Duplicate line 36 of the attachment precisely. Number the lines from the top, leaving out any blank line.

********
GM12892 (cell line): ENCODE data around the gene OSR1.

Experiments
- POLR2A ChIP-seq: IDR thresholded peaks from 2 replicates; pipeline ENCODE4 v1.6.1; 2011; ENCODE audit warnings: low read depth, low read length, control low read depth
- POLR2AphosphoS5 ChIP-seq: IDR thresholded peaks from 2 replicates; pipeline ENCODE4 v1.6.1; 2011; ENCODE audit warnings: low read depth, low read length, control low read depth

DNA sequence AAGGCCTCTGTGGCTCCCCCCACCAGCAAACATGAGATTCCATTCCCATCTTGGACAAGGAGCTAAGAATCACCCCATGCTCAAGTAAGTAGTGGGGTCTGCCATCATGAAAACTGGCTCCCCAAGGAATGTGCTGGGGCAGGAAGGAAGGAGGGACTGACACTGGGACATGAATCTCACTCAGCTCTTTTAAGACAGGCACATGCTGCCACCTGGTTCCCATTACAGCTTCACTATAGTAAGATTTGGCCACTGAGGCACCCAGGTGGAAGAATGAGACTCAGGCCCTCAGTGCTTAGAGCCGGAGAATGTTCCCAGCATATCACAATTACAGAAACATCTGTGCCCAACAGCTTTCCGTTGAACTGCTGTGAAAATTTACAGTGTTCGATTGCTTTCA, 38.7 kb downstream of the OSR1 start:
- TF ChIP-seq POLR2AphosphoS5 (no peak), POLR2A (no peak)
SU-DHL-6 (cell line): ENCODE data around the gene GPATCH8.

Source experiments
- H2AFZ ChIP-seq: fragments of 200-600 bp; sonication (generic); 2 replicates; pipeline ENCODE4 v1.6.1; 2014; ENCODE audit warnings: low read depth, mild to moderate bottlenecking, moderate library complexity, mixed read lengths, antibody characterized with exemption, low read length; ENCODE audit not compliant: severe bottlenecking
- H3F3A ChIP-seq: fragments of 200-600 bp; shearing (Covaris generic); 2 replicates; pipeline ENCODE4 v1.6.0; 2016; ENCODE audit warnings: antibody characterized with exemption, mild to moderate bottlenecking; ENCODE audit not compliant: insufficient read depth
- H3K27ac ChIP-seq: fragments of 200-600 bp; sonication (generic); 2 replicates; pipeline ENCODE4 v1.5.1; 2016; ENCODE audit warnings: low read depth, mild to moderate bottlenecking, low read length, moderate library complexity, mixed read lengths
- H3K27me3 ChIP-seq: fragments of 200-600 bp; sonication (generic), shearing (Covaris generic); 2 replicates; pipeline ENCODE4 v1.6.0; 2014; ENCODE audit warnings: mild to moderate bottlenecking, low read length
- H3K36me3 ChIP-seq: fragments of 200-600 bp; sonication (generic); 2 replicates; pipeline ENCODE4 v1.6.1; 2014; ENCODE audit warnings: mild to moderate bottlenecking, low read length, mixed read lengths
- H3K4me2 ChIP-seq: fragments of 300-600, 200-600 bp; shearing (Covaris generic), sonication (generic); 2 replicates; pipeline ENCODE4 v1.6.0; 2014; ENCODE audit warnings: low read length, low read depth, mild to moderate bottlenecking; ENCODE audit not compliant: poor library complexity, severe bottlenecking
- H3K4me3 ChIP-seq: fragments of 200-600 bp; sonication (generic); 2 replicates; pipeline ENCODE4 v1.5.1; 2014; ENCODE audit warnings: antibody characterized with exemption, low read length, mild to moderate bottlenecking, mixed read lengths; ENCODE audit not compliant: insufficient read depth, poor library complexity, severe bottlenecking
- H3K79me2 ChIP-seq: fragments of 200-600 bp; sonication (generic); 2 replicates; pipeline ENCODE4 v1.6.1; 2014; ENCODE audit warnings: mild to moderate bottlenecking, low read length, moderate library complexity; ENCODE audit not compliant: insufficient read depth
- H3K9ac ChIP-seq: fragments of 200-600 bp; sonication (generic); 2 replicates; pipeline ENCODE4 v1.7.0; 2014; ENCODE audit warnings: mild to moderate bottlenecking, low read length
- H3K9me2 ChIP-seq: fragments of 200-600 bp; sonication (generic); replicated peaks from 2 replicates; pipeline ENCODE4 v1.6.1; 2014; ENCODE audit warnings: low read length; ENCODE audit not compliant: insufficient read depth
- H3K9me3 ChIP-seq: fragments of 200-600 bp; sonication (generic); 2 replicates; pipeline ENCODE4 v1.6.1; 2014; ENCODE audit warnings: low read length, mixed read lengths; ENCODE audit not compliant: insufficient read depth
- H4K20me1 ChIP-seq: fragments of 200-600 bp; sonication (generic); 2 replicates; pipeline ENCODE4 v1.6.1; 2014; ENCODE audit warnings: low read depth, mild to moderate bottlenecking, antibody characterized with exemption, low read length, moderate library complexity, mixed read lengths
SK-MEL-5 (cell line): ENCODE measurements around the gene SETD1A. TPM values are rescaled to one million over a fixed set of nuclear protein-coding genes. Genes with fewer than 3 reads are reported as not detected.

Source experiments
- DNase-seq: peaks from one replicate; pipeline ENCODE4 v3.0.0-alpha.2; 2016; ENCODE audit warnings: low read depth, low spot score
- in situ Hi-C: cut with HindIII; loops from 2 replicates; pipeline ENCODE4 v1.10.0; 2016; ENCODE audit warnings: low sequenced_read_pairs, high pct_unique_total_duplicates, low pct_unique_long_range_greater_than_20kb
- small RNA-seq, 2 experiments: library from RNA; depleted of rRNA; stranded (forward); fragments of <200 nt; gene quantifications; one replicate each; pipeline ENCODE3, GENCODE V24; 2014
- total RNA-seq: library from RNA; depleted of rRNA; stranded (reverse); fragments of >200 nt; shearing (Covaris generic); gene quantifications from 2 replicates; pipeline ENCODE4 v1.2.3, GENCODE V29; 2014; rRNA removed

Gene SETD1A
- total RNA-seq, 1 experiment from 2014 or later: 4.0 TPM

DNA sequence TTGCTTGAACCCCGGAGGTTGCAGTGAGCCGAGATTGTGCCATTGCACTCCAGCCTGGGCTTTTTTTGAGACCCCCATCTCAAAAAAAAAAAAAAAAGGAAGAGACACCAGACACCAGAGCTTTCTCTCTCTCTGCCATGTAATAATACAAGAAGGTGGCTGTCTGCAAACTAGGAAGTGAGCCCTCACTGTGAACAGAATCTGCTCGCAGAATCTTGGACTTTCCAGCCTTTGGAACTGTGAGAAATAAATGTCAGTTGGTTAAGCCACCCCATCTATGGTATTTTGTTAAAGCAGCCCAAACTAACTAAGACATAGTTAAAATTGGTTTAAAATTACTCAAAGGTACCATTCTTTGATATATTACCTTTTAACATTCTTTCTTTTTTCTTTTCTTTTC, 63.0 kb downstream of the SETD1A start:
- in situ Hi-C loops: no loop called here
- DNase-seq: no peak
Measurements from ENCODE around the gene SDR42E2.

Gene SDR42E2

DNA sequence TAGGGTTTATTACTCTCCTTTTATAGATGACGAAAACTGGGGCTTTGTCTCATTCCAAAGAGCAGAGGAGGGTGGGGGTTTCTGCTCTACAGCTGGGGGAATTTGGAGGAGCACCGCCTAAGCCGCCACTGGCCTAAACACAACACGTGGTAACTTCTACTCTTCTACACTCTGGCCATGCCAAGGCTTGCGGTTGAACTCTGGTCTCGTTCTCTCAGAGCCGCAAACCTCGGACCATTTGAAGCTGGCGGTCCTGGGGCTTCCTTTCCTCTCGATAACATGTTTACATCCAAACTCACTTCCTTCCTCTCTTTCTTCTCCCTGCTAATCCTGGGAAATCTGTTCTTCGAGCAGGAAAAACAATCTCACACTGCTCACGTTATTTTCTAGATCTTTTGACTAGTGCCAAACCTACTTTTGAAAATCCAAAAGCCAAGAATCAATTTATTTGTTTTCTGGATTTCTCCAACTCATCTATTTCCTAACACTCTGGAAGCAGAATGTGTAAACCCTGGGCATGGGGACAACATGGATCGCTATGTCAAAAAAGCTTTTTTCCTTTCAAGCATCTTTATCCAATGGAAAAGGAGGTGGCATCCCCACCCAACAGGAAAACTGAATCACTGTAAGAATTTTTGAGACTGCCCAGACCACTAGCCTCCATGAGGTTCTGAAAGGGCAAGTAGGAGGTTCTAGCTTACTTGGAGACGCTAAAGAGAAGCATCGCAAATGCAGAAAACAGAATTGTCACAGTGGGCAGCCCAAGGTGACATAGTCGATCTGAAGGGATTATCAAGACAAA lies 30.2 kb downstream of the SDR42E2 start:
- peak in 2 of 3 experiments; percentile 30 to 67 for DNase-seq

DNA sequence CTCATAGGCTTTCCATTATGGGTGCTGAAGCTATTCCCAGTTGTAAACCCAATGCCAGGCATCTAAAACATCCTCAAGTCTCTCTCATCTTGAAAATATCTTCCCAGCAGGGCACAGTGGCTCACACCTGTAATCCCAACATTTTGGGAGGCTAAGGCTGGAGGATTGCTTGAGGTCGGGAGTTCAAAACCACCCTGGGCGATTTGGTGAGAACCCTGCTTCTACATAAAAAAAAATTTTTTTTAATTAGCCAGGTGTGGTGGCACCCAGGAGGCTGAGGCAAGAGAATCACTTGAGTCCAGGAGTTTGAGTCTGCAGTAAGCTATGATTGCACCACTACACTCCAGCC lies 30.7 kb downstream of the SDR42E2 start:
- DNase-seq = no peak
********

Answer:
DNA sequence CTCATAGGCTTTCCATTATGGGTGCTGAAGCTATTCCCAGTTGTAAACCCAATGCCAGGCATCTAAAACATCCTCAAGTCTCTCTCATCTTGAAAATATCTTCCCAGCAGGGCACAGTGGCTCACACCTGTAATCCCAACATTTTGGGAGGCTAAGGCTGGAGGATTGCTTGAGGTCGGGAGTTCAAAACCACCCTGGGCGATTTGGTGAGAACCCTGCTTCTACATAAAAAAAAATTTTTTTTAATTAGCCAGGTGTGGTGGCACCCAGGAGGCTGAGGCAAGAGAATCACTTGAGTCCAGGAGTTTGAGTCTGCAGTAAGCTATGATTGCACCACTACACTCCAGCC lies 30.7 kb downstream of the SDR42E2 start: